By actively changing your focus from danger to calm breathing, you end or prevent the chemical chain reactions described above. That’s enough biology for this brief article. Let’s go on to the rest of the Calm Breathing story, now that you’re ready to understand it.

Why it Works

Focused, intentional breathing calms your brain and body because the attention and energy that you spend on doing it distracts your attention from the upsetting thoughts that initially bothered you. Your calmed and distracted brain will not bother to send a “Danger!” signal to the amygdala. Your state of mind will remain stable rather than upset and your emotions will remain more stable than if you were nervous. Your body will remain relaxed, not hypervigilant. This is true if the problem before you is emotional or physical.

Calm breathing prevents the amygdala from developing alarm warnings and thus the “I’m in danger” chemical chain reaction from reaching your hypothalamus. Survival commands will not be issued to the rest of your body. Your adrenal glands will not release “Fight or flight” epinephrine aka adrenaline into your bloodstream. Epinephrine bursts cause rapid breathing and a rapid pulse. They seem to remind startled people that Something is Threatening Me before they quite realize what the threat is and afterward. By preventing that entire scenario from continuing, or even from starting, your purposely poised breathing focuses on, and produces, a calming sensation throughout your brain and body.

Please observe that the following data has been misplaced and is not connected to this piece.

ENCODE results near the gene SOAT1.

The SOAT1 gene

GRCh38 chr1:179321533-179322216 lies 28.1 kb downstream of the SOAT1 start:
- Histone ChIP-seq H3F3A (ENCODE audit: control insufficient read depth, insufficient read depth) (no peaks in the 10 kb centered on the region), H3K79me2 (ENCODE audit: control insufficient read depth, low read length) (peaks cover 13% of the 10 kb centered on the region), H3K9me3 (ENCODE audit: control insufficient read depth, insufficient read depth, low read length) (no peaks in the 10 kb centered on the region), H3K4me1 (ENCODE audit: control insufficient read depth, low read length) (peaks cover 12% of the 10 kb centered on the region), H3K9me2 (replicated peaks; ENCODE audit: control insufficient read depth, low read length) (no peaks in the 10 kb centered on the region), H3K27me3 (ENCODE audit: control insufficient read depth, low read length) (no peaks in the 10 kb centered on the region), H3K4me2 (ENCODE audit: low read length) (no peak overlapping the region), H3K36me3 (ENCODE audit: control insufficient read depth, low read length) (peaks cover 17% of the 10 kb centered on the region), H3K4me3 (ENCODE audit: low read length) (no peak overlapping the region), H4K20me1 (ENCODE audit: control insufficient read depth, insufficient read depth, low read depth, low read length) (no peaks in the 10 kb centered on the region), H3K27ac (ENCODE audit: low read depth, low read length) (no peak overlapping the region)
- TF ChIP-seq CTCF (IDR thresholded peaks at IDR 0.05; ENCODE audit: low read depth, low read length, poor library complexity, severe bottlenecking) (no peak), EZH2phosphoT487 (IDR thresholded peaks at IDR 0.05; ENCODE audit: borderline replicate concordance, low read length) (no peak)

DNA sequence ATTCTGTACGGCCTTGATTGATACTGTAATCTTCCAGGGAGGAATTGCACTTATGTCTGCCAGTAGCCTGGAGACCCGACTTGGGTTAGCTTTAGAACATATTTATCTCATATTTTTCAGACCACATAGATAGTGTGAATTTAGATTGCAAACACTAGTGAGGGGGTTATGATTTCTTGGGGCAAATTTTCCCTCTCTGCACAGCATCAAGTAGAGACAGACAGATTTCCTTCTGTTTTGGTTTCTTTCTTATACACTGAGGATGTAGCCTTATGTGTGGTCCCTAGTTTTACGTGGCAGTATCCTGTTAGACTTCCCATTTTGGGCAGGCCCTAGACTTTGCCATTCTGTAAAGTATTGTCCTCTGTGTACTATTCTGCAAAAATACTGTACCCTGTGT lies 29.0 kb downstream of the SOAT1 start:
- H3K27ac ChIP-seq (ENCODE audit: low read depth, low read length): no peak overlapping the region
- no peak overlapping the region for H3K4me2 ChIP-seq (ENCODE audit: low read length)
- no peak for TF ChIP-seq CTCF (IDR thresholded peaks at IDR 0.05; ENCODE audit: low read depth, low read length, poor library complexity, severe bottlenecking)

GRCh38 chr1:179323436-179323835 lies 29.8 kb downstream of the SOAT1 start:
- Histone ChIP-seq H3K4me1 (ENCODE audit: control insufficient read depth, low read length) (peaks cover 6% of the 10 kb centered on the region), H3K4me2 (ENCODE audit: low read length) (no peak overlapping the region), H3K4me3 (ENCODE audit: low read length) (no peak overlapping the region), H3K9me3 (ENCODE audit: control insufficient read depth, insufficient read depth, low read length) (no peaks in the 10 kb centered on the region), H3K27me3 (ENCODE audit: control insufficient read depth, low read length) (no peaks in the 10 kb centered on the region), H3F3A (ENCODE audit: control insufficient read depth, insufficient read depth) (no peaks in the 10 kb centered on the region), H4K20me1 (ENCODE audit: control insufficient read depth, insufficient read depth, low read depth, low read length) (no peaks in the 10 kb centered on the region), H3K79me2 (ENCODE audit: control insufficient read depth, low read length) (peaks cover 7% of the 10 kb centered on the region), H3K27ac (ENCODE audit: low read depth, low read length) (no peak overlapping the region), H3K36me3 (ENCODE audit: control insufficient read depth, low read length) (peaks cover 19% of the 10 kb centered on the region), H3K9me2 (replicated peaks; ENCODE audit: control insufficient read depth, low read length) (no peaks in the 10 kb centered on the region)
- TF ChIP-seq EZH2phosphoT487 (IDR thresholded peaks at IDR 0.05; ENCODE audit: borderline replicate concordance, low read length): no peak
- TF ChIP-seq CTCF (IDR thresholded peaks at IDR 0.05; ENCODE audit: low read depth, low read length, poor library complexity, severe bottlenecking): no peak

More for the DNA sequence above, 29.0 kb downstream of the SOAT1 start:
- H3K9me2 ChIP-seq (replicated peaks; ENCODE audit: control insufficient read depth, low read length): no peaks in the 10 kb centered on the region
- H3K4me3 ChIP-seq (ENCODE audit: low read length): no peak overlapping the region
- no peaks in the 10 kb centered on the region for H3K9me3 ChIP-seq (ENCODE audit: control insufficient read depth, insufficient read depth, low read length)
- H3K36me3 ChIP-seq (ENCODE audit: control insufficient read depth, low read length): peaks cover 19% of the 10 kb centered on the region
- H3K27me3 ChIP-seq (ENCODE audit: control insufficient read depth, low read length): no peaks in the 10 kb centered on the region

In the event that you feel alarmed, angry or frightened about something, you can cope with your body’s stressed reaction by using calm breathing skills to better deal with the event. Clearer thinking will result from the calming effort, and that’s a good coping tool. It lets you strategize and to decide what is good or bad in a given situation. Clear, calm thinking also enables you to accept some reality or other. That level of acceptance explains why some people deal with problems calmly and in an orderly fashion. Panic has limited value when it comes to saving one life or more, though. It tends to dull or to confuse clear thinking efforts. That results in false assumptions, inappropriate responses and just possibly a continuation of self-induced problems.

Perfect Your Breathing Technique(s)

Practice your breathing techniques for calming down before you need them. Do them daily to prepare yourself to cope better with any sort of otherwise stressful issue. You might find yourself meditating on calming thoughts and that’s fine. Many breathing coaches advise that you breathe in slowly and deeply with your nose, fill your belly and chest with the air, and then release the breath with your mouth. This link explains the calming effect of such breathing.

Once you realize which calm breathing techniques work best for you, you’ll have one or more tools ready to use when keeping calm, and having a clearly thinking mind in threatening situations is necessary. You’ll even be able to distinguish real danger from non-danger, which can be important for protecting your life and the quality of it.